As part of our mission, we support the conservation work of the Two Oceans Aquarium Education Foundation, which includes an extensive rehabilitation programme for stranded and injured sea turtles that become distressed on our coast. This work is carried out by a passionate team, under the leadership of Conservation Coordinator (a.k.a. "Turtle Mama") Talitha Noble.

2020 has been a very different year for turtle rehab. Due to the restrictions we all faced earlier in the year, we saw fewer stranded hatchlings being rescued and it's therefore been a quieter season than usual. But, the babies that were rescued have huge personalities and have given us so much joy!

The unusual year continued into October when we received six subadult green turtles over a few short weeks - we have never had this many green turtles at the same time!

So, let me introduce you to some of the new green turtles in our family:

Harry the turtle doesn't have a lightning-scar, despite his namesake - probably because he received such amazing care in the turtle rehab centre! Credit: Martine Viljoen

First up is Harry, who had nasty skin necrosis when he arrived from Stillbaai on 21 October. Harry’s rehab has been slow as he has a lot of healing to do. He spent his first few weeks in quarantine where he got hand fed yummy prawns and made animated use of his shell-scratching post. After his initial improvement though, Harry stopped eating and became a little bit more lethargic. We thought he might enjoy some sunshine and moved him outside to a bigger pool. This seems to have done the trick - Harry is enjoying small bits of prawn and pilchard again! Harry loves hiding in the shaded area of his pool and gets super excited for a back scratch! Harry has proven himself to be magical in his healing abilities - no doubt at all that he is a wizard!

Thanks to a quick rescue, Harry's wounds could be quickly and effectively treated before his infection could spread. Credit: Martine Viljoen
Mfusa means "purple" in isiXhosa - can you guess why we named this one Mfusa? Credit: Talitha Noble

Next, we have Mfusa, which means purple in isiXhosa. This little 9kg green arrived from Sedgefield on 22 October with batterings and wounds all over his body. These wounds needed regular treatment and care, and we used a purple antibiotic spray to help with this. This treatment left Mfusa looking like a smurf! His wounds have been healing incredibly well and he has a healthy appetite for pilchard, but Mfusa can be a bit skittish - so don’t sneak up on him.

Mfusa is a bit shy, which is a good sign - if a turtle has the energy to move away from something it doesn't like, it means it has got some strength! Credit: Talitha Noble
Little Roo is a spry turtle! Credit: Martine Viljoen

Roo arrived on the same day as Mfusa - they kept each other company in the car. Roo was slightly less beat up, but completely covered in red algae - what a dirty little kangaroo! Roo weighed 7.5kg when she came in from Struisbaai and stole all of our hearts with her intense gaze and friendly nature.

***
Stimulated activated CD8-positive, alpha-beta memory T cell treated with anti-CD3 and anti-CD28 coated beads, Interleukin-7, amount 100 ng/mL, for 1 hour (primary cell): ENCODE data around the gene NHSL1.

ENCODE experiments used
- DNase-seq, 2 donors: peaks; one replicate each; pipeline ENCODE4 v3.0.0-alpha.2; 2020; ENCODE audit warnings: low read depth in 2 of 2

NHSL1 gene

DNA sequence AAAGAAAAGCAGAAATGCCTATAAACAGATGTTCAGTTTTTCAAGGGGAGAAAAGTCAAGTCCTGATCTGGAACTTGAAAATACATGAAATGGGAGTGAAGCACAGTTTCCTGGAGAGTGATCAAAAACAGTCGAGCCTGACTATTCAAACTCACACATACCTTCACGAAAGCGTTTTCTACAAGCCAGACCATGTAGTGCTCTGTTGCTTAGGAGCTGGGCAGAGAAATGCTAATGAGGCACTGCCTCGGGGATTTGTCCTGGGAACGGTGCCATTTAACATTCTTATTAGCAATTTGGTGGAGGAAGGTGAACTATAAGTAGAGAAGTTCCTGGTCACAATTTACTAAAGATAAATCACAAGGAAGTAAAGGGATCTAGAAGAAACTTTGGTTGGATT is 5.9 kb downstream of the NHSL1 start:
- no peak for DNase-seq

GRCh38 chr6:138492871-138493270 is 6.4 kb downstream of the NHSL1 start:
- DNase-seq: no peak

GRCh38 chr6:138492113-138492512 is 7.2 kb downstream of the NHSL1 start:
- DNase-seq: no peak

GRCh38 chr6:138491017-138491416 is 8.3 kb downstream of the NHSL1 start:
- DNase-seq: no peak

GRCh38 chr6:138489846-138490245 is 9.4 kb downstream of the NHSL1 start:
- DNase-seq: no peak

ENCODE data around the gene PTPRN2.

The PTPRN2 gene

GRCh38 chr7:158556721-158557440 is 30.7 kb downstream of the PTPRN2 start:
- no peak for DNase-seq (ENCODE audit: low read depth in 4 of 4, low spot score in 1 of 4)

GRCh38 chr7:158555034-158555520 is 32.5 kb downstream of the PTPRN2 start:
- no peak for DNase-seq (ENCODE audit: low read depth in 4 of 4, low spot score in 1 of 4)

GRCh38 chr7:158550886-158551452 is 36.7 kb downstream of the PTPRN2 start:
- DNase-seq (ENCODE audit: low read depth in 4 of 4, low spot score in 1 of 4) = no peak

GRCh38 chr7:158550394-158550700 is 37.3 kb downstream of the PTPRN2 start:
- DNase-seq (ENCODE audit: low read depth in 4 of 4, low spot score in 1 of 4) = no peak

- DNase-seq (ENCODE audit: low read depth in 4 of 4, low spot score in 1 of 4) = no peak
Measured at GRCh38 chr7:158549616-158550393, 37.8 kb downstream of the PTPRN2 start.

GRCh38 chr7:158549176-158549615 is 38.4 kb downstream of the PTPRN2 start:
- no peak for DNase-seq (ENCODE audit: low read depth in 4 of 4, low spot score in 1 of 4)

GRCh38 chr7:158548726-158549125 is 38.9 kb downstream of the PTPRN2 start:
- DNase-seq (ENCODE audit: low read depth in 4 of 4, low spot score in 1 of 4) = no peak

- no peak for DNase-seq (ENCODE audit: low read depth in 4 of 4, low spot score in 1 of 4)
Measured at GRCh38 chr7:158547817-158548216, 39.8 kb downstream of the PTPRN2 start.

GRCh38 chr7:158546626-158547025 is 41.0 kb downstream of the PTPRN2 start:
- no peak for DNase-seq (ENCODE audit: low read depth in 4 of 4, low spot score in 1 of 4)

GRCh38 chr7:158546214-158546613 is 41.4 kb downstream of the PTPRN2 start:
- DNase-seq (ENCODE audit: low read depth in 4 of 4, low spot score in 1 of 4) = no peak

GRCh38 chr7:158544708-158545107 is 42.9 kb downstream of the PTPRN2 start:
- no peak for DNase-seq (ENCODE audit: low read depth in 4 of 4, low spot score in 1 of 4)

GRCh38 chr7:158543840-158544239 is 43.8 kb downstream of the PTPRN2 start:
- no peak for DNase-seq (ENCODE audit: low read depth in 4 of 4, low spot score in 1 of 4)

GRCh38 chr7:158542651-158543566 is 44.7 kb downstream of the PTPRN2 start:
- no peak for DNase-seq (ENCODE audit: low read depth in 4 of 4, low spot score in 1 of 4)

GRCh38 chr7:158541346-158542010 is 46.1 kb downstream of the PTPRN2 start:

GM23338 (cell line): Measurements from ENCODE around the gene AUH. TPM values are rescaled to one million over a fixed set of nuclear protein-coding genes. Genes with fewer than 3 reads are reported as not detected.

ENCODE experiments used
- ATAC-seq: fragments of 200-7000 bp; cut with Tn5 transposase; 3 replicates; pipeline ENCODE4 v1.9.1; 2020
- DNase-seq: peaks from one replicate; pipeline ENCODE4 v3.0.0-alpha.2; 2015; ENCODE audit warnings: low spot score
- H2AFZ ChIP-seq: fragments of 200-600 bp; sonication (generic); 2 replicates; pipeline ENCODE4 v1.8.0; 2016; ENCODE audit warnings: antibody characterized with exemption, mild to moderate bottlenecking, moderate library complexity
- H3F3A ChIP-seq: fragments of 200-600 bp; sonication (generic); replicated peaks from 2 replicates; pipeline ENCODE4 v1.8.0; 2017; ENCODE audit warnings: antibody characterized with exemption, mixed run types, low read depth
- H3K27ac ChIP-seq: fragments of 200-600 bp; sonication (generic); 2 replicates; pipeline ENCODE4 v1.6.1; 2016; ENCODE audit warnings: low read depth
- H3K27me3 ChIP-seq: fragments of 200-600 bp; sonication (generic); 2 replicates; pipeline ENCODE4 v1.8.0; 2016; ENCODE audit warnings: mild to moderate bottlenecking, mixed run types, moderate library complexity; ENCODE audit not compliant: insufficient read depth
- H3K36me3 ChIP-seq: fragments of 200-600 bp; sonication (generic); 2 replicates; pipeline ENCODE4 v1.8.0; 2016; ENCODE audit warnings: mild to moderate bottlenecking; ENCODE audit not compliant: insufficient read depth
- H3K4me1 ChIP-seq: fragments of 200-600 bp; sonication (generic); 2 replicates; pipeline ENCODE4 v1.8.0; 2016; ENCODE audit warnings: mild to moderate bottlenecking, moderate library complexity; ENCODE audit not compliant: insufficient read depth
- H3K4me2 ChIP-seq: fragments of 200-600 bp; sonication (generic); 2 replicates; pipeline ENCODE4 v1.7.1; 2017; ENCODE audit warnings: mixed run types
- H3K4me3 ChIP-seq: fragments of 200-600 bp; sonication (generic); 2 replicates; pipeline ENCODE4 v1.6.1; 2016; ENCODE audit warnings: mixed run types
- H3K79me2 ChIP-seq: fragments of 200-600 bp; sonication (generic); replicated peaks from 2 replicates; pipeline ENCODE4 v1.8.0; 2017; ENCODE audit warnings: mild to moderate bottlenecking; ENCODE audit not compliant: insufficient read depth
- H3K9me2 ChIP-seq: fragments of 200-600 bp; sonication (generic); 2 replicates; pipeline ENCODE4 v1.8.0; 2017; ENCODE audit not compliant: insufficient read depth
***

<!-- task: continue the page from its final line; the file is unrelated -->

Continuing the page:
Roo looks like she came from a mud pool rather than the ocean! Credit: Talitha Noble

Currently, Roo is sharing a huge pool with our most recent green turtle addition, little Arnie, who came in from Arniston on 6 November. Arnie only has three flippers, but is one of the strongest turtles we have ever seen! He even started eating on the first day he arrived. It must have definitely been that fighting spirit that helped him survive losing a front flipper!

Arnie may be missing a flipper, but he more than makes up with it with his strength! Credit: Claudine van Zyl

Roo and Arnie enjoy sharing a pool, for the most part, they keep to themselves - but when feeding time comes around their competitive natures pop through.

That sly look... Arnie is clearly plotting how to get to his food faster than Roo. Credit: Martine Viljoen

Sadly, not all rescued turtles survive - two other green turtles, unfortunately, passed away, having struggled and fought hard battles. The first of these was a 17kg green turtle rescued near Wilderness, also with a missing flipper, and the second was a 12kg rescued near Witsand with severe intestinal distress. Unfortunately, despite best efforts on the parts of both their rescuers and the veterinary team here, the systems of both turtles were too severely compromised for them to recover - a reminder that despite our best efforts here, the best thing we can do for these animals is try to improve their circumstances out in their ocean habitat.

It's not just large turtles at the rehab centre - dozen of loggerhead turtle hatchlings that became stranded earlier in the year are also at the Aquarium, where they have grown immensely and are awaiting their release at the earliest opportunity!

Due to uncertainty around travel, and some odd weather, we are keeping the rescued hatchlings for a little bit longer this year. They will be celebrating Christmas and New Year with us at the Aquarium, but we are very excited about a possible January release date for the hatchlings, green turtles Olaf and Luis, and Annie (the loggerhead with bubble butt) too!

The incredible work of the Two Oceans Aquarium Education Foundation is only possible thanks to the amazing contributions of people just like you. If you'd like to support the rehabilitation of the turtles mentioned above, and the countless others that will be rescued in future, you can support these efforts here.

blog comments powered by Disqus